p53 short peptide (p53 pep64) regulates lipopolysaccharide-induced tumor necrosis factor-a factor cytokine expression
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The p53 protein is a sequence-specific DNA-binding factor that can induce apoptosis or activate genes whose dysregulation is involved in cancer. By using serial analysis of gene expression technique, P53-induced genes (PIGs) have been identified, one of which was lipopolysaccharide (LPS)-induced tumor necrosis factor-[alpha] (TNF-[alpha]) factor (LITAF/PIG7). LITAF regulates the transcription of cytokines such as TNF-[alpha]. To further elucidate the role ofp53 in LITAF expression, LITAF promoter activity was carefully dissected. In this study, we found that the element required for transcriptional activity is mainly located in the region from -990 to -500 of the LITAF promoter; the specific site required for p53 protein-DNA binding is located between -550 and -500. We also found that transient transfection of either a p53 short DNA sequence, called p53LFB12, or its corresponding 7-amino-acid synthetic peptide from amino acids 164 to 170 (K164Q165S166Q167H168M169T170), named p53pep164, significantly reduced LITAF promoter activity to 15% in p53-nu11 H1299 cells. Transfection of p53pep164 into H1299 cells significantly down-regulated LPS-induced LITAF expression as well. Furthermore, transfection of p53pep1 64 into human monocytes resulted in down-regulation of nine proinflammatory cytokines, including TNF-[alpha]. We also found that the LPS-activated p53 is a short-lived protein, and that p53-orchestrated apoptosis occurs shortly after the initiation stage following LPS stimulation and lasts a short time. Once p53 levels return to baseline, the p53-mediated inhibition of LITAF is released, and LITAF-mediated cytokine production can proceed. The present finding proposes a novel link between p53 and the inflammatory processes and highlights potential interventional approaches to control p53-associated inflammatory processes.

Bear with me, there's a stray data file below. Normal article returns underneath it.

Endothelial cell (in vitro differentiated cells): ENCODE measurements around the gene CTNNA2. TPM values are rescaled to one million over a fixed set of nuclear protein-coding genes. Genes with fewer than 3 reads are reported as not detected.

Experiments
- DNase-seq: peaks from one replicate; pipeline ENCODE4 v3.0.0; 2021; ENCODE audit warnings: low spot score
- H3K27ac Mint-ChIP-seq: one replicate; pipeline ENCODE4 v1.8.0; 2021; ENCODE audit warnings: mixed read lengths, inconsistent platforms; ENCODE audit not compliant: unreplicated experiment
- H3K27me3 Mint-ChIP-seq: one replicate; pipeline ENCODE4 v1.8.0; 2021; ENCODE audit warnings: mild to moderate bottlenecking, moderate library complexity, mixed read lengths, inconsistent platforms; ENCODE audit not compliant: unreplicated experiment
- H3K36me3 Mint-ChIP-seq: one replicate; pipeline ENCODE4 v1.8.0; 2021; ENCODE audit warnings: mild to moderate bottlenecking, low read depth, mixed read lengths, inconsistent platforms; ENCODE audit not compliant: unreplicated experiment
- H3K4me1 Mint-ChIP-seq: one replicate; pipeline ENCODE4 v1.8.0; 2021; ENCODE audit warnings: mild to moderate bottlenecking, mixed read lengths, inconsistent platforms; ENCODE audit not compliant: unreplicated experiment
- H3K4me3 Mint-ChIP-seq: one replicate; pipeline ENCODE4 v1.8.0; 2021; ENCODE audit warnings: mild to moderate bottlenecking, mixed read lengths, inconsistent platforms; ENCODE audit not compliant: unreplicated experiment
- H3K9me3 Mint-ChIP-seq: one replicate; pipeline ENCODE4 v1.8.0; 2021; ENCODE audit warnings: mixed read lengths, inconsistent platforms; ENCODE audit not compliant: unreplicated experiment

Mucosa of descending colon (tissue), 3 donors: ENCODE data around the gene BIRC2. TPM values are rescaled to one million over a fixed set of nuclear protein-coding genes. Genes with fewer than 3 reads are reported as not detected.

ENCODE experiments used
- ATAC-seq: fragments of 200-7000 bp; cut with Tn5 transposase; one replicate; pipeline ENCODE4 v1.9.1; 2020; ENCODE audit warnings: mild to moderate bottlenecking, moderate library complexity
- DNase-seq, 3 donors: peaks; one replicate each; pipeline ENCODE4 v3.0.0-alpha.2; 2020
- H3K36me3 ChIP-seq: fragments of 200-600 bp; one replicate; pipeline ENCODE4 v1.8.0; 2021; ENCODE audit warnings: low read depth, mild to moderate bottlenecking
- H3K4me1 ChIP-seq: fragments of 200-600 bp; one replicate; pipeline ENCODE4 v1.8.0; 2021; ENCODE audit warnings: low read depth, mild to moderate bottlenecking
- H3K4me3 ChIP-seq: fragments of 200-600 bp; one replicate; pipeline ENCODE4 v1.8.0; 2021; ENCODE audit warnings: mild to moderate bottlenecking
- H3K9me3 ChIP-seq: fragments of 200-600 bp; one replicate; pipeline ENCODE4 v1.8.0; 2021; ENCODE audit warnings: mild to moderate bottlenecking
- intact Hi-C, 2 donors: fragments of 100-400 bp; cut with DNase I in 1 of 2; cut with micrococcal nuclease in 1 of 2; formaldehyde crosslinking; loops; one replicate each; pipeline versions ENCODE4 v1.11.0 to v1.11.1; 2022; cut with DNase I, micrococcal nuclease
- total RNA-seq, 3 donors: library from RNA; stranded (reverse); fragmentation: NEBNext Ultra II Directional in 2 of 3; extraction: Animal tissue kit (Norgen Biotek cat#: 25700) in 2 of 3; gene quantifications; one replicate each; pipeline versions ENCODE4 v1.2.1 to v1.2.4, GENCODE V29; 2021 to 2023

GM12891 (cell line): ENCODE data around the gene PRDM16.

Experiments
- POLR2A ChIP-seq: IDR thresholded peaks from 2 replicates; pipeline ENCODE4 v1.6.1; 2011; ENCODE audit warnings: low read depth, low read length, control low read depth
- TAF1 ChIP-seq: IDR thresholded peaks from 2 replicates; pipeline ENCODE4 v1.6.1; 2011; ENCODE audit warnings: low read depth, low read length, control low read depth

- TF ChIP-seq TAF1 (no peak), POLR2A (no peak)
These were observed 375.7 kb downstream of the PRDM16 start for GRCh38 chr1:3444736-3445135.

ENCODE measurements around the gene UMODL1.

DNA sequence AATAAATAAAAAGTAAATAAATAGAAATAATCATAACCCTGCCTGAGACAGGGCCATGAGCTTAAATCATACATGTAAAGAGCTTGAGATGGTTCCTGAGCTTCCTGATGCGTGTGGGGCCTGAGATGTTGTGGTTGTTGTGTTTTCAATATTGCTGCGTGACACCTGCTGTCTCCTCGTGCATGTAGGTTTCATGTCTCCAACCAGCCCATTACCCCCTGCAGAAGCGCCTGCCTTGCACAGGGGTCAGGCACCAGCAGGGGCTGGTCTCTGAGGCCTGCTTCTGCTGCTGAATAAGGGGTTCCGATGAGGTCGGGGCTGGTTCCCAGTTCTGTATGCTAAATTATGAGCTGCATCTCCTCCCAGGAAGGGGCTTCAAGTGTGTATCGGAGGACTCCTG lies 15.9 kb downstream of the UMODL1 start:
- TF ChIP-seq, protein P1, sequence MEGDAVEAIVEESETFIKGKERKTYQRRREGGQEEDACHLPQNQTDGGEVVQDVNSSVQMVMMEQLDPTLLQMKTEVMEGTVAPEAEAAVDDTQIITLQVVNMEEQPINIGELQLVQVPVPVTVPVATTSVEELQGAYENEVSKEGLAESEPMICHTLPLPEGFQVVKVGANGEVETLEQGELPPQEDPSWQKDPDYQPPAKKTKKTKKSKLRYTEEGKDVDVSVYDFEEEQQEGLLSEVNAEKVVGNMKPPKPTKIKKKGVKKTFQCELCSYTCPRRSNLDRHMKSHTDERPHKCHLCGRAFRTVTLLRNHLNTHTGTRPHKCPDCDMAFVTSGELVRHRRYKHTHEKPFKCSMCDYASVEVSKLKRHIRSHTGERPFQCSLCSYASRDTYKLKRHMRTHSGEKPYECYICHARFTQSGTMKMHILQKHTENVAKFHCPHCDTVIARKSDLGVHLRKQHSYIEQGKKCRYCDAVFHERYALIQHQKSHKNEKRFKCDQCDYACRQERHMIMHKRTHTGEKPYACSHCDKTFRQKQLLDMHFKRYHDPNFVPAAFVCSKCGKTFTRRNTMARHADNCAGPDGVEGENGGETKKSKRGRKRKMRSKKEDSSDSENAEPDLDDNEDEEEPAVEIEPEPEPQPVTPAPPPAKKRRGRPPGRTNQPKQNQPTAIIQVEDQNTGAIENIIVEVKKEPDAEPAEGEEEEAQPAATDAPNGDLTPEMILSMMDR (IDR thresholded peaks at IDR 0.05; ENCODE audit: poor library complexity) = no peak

PLEASE NOTE: This work is protected by copyright. Downloading is restricted to the BU community: please click Download and log in with a valid BU account to access. If you are the author of this work and would like to make it publicly available, please contact firstname.lastname@example.org.Thesis (MSD)--Boston University, Goldman School of Dental Medicine, 2008 (Dept. of Periodontology and Oral Biology).Includes bibliographical references: leaves 31-35.
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